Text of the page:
"I would love to host the Hobie cat worlds, too," Coutts says. "Some of the fun classes."

It should come as no surprise he's championing non-traditional classes. Coutts was instrumental in introducing foiling catamarans into the America's Cup in a bid to sell the sport to a wider audience and it produced some spectacular sailing.

It wasn't to everyone's taste, and many have welcomed Emirates Team New Zealand's intention to return to a more traditional format. Last week they confirmed plans to race 75-foot foiling monohulls to go with their more stringent rules around a nationality clause.

"I will be watching with interest," Coutts says. "It should be a great event here.

"Because I'm not involved, I don't really have any comment [to make about the decision to race monohulls]. I haven't sailed monohulls like that before. People made all sorts of presumptions and judgements about the catamarans in the America's Cup but quite a few of those people have never sailed in a boat like that.

Russell Coutts helps Napier's Jacob Goodall prepare for the inaugural O pen Bic race on Lake Wanaka. Photo / Otago Daily Times
Russell Coutts helps Napier's Jacob Goodall prepare for the inaugural O pen Bic race on Lake Wanaka. Photo / Otago Daily Times

"All these presumptions about, 'oh, they're not tactical or they can't do that', well, they were shown to be wrong. They can try to deny it now and say they're not as tactical as this boat over here but of course they were tactical. The fact Pete Burling was able to win that many starts, do you think that was just a fluke? Of course it was tactical.

"There is a lot of very traditional thinking in this sport and it's a non-traditional world now. When I look at the people making those comments, they are generally older people who are, dare I say it, stuck in their old ways.

"I think you need to be careful about viewing life like that. At some point, you need to look at it through a young person's eyes and try to imagine what they would have been like when they were 20, or even younger."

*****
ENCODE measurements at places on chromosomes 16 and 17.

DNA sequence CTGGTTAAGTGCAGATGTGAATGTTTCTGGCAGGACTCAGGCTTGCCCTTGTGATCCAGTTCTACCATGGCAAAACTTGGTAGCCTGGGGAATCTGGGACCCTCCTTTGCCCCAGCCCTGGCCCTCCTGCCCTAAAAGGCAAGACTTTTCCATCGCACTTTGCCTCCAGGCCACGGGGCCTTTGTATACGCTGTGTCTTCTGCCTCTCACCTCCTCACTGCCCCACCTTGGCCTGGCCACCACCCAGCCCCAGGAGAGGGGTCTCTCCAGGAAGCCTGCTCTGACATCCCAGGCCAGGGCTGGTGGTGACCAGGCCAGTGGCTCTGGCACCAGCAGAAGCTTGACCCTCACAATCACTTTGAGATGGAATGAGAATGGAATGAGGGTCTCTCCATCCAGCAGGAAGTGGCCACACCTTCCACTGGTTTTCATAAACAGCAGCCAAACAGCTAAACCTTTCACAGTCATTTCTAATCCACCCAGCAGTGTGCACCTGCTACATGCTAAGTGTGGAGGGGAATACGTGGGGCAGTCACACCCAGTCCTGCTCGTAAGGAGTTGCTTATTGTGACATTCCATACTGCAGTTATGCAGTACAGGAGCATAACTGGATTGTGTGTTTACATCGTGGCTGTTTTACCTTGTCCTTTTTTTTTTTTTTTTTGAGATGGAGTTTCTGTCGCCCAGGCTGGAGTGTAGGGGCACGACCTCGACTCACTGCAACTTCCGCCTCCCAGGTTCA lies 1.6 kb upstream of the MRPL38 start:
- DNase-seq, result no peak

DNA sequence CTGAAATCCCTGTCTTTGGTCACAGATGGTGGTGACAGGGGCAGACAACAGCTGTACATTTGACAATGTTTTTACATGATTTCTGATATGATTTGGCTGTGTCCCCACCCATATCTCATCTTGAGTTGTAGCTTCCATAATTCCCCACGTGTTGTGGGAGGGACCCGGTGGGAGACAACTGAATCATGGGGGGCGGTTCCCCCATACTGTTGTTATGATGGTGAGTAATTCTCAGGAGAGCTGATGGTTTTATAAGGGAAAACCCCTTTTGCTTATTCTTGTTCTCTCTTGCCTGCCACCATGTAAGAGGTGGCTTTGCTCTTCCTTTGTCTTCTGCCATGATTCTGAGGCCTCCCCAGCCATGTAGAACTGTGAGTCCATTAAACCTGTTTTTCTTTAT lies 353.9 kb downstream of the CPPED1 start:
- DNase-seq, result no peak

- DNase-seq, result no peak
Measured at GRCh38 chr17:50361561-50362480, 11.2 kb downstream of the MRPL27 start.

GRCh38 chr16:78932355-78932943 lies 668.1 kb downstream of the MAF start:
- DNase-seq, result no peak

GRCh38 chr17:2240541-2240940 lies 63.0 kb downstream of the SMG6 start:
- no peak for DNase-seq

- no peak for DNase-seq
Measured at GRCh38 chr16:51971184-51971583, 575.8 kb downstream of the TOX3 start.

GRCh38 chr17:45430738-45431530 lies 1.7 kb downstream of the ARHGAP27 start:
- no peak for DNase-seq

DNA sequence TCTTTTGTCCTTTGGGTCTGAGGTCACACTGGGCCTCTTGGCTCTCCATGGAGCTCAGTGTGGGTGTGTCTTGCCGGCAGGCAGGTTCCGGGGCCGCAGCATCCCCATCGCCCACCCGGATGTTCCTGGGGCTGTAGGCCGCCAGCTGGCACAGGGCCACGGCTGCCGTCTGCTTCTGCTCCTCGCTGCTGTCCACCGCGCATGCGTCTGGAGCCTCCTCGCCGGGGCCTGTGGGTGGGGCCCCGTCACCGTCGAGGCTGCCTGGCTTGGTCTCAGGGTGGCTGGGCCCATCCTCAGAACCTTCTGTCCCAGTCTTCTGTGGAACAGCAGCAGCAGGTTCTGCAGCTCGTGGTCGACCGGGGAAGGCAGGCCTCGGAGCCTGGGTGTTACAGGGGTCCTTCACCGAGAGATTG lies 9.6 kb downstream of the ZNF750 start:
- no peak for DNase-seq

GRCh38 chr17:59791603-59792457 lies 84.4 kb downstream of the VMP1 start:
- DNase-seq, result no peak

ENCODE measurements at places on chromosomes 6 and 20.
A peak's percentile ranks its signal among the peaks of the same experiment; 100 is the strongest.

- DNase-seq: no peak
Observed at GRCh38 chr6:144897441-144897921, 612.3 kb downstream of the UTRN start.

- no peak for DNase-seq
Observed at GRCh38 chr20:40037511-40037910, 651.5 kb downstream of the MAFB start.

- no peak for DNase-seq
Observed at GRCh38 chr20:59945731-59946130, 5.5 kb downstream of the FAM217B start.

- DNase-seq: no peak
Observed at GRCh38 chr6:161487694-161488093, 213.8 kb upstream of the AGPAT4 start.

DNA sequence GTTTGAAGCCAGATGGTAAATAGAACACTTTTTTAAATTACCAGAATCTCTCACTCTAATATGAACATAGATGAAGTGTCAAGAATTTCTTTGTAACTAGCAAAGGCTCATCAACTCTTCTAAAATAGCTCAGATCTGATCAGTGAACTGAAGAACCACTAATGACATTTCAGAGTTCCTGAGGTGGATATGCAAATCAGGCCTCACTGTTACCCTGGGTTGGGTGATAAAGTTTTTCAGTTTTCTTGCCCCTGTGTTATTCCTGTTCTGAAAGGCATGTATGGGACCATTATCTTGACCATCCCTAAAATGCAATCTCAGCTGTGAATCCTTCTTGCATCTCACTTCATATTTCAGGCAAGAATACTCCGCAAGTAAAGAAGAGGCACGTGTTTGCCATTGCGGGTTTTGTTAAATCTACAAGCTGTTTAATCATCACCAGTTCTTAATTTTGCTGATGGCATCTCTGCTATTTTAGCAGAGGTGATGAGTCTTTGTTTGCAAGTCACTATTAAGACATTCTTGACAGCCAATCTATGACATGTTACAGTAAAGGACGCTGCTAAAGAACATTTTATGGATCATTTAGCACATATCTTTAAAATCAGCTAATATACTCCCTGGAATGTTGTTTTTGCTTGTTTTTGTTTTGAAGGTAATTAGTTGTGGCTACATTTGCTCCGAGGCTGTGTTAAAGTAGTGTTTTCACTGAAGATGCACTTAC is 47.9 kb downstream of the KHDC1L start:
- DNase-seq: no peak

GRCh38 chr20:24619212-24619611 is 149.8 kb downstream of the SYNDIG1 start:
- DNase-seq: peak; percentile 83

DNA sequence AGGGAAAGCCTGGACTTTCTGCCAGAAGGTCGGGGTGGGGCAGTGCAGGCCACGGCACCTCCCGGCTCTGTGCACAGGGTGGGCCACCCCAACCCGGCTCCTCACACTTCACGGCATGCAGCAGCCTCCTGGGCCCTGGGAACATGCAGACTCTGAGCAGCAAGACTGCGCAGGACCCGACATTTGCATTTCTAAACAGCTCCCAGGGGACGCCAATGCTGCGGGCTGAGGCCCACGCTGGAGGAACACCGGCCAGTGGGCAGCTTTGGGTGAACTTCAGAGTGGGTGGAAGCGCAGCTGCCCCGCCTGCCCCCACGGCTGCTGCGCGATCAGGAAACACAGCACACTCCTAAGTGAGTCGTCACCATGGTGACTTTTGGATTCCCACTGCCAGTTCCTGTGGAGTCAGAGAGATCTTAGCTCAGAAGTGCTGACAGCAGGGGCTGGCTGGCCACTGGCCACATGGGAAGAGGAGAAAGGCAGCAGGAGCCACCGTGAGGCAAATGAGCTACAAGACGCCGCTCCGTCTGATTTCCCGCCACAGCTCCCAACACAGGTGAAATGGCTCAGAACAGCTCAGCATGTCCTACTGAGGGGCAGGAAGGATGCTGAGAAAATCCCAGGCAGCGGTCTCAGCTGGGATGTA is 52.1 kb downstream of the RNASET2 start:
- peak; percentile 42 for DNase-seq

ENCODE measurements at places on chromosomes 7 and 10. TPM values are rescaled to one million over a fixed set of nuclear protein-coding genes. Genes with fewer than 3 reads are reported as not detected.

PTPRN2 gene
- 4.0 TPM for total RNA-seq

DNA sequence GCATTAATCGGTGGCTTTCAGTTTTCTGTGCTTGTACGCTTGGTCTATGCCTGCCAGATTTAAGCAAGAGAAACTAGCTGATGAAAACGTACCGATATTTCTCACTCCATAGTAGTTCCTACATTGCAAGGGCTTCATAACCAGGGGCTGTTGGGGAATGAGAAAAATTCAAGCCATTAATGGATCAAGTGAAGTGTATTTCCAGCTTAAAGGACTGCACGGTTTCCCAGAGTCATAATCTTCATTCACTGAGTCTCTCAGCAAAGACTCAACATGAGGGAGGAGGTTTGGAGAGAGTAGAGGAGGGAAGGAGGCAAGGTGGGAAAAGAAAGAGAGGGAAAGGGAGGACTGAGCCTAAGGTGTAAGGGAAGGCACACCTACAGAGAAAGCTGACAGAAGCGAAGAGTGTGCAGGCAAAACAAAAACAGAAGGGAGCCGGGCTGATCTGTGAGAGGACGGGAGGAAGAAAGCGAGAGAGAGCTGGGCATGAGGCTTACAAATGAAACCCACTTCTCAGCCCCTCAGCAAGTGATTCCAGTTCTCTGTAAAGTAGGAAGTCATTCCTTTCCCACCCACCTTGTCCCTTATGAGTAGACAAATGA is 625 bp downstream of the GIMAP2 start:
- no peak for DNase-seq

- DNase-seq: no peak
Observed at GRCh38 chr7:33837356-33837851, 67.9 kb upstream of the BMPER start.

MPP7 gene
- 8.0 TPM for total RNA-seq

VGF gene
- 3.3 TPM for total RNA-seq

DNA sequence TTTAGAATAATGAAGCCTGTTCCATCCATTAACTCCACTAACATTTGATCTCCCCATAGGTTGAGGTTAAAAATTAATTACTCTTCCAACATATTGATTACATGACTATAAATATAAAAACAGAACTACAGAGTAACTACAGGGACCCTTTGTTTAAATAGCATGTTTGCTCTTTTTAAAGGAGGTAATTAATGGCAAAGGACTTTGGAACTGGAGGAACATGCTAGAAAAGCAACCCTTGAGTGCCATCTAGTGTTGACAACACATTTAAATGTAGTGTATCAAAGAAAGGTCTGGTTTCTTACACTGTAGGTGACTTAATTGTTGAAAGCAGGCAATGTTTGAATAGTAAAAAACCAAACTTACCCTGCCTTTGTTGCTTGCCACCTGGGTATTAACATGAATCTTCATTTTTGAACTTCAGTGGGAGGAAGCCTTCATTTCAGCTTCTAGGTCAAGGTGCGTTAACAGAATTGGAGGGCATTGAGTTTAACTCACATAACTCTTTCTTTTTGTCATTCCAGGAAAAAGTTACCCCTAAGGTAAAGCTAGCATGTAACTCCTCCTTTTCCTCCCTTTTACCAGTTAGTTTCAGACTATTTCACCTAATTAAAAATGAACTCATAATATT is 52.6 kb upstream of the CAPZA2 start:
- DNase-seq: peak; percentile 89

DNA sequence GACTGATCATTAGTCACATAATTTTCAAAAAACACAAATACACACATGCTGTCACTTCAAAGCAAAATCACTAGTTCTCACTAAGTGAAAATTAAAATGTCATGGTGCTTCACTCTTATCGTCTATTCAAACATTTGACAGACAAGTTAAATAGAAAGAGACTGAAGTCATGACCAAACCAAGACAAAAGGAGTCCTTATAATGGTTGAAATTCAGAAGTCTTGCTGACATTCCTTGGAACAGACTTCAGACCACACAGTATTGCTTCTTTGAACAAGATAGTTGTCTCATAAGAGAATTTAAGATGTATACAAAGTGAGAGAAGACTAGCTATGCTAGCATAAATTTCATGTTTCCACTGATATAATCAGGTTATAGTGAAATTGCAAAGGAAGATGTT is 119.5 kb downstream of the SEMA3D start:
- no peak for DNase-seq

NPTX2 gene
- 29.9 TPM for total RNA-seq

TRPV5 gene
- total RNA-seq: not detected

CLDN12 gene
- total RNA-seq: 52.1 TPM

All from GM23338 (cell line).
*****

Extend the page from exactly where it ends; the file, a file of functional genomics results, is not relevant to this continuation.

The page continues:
Coutts' 11-year-old son Mattias is already a world champion, having recently won the under-13 class at this year's O'pen Bic worlds in Italy.

He's also encouraging his other children to get more involved in the sport and it means he is often found on the water, or in and around yacht clubs.

Coutts doesn't sail much any more, other than dabbling with a Waszp (a high-speed foiling dinghy) but it's clearly still his passion.

He still polarises opinion in this country, largely because of his defection to Alinghi and then Oracle, but it's hard to criticise his commitment to junior sailing.

Not only is he helping Manly, but he's also invested time and resources into other clubs such as Ravensbourne Yacht Club in Dunedin, where he is a life member and learned to sail, and the Wanaka Yacht and Powerboat Club -- he has a holiday home in Central Otago.

He's also helped develop interest in the O'pen Bic at those two clubs, either donating time or boats (or both), and is patron of the Ravensbourne Youth Yachting Trust.